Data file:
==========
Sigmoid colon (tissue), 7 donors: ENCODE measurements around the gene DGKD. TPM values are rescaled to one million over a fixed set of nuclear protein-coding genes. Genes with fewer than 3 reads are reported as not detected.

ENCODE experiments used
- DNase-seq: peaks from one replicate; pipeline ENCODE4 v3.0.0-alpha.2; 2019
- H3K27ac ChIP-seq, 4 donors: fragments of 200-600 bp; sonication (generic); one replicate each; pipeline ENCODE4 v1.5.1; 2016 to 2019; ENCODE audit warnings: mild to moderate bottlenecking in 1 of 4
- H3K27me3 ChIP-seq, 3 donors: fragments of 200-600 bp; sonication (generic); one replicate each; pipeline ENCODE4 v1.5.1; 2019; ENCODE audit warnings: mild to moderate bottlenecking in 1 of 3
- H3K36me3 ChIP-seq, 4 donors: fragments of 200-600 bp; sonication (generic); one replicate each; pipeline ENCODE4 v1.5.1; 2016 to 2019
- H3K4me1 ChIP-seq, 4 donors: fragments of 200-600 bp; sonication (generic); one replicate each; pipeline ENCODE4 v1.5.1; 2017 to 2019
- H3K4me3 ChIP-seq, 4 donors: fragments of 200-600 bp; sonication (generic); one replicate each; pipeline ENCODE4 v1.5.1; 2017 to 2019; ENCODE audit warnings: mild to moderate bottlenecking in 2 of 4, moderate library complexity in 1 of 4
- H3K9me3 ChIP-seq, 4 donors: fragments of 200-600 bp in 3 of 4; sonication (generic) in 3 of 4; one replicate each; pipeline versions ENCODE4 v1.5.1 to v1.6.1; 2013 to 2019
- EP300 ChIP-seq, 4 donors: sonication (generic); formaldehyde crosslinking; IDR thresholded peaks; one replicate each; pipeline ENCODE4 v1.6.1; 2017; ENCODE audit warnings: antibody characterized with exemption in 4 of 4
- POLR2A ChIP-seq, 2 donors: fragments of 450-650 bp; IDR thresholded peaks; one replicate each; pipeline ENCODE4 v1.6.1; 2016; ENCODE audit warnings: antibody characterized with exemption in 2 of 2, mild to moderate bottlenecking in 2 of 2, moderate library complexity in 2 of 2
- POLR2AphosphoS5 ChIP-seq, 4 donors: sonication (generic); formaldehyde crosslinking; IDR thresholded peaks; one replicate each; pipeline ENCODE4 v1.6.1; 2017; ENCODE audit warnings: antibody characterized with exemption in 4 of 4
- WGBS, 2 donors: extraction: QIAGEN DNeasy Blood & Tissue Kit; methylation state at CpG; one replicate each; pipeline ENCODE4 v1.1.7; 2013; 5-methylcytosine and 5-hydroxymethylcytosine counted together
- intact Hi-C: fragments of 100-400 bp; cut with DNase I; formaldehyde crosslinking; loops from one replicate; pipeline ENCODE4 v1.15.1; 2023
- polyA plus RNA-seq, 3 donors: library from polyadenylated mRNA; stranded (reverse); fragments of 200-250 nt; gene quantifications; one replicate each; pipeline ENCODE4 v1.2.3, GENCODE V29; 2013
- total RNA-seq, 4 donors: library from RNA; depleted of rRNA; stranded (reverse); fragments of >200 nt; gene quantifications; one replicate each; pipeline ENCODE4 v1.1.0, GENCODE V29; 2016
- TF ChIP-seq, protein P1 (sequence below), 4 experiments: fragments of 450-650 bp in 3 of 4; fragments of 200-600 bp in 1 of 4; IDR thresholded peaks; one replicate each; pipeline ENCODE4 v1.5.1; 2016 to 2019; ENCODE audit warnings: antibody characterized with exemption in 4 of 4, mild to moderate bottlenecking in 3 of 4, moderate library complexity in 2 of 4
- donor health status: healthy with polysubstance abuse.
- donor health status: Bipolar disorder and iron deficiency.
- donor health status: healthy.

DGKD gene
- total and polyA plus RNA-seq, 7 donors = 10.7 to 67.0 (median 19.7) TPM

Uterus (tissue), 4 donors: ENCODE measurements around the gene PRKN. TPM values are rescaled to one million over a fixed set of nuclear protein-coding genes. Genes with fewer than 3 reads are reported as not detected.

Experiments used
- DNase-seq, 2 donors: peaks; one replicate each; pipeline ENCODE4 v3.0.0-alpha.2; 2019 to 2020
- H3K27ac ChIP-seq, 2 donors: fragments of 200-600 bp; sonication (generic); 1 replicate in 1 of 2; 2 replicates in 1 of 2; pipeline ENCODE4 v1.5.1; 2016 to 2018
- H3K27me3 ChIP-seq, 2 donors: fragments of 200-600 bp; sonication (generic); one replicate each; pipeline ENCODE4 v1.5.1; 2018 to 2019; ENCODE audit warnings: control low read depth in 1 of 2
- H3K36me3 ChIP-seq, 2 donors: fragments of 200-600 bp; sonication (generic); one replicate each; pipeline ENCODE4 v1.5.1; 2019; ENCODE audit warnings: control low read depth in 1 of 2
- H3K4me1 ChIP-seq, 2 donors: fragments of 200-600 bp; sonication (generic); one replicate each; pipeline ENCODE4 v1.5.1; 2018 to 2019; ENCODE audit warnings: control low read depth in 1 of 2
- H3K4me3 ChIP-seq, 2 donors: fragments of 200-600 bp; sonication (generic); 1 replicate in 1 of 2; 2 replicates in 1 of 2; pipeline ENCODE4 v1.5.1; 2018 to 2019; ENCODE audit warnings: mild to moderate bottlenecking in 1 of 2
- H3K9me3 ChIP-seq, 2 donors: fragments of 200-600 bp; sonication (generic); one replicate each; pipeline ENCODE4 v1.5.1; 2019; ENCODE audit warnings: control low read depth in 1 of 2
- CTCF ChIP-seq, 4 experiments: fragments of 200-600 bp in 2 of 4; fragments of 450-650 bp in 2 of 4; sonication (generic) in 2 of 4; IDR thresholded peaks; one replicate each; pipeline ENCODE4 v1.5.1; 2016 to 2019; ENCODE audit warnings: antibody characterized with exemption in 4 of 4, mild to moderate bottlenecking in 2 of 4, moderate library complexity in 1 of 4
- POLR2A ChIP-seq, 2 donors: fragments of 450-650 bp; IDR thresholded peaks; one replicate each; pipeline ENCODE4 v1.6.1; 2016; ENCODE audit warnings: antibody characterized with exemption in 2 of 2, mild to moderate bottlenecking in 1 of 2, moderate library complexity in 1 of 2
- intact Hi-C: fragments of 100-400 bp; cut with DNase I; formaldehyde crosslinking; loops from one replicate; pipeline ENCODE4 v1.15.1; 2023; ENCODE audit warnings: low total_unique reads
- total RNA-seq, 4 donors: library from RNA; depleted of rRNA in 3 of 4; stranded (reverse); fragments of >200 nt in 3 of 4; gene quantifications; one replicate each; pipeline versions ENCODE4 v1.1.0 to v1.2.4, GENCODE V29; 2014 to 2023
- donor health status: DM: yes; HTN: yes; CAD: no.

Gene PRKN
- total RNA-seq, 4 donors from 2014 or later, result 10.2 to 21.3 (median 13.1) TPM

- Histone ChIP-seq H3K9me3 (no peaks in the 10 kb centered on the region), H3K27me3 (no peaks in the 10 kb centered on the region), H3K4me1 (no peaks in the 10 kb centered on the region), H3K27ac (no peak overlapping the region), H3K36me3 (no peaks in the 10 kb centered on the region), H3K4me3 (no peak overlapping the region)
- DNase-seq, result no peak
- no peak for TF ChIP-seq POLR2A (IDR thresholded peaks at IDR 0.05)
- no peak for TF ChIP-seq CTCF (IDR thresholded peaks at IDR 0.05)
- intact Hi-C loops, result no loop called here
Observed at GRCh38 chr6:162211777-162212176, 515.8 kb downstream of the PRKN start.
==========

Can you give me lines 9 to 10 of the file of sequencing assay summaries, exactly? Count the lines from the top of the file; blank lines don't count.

- H3K9me3 ChIP-seq, 4 donors: fragments of 200-600 bp in 3 of 4; sonication (generic) in 3 of 4; one replicate each; pipeline versions ENCODE4 v1.5.1 to v1.6.1; 2013 to 2019
- EP300 ChIP-seq, 4 donors: sonication (generic); formaldehyde crosslinking; IDR thresholded peaks; one replicate each; pipeline ENCODE4 v1.6.1; 2017; ENCODE audit warnings: antibody characterized with exemption in 4 of 4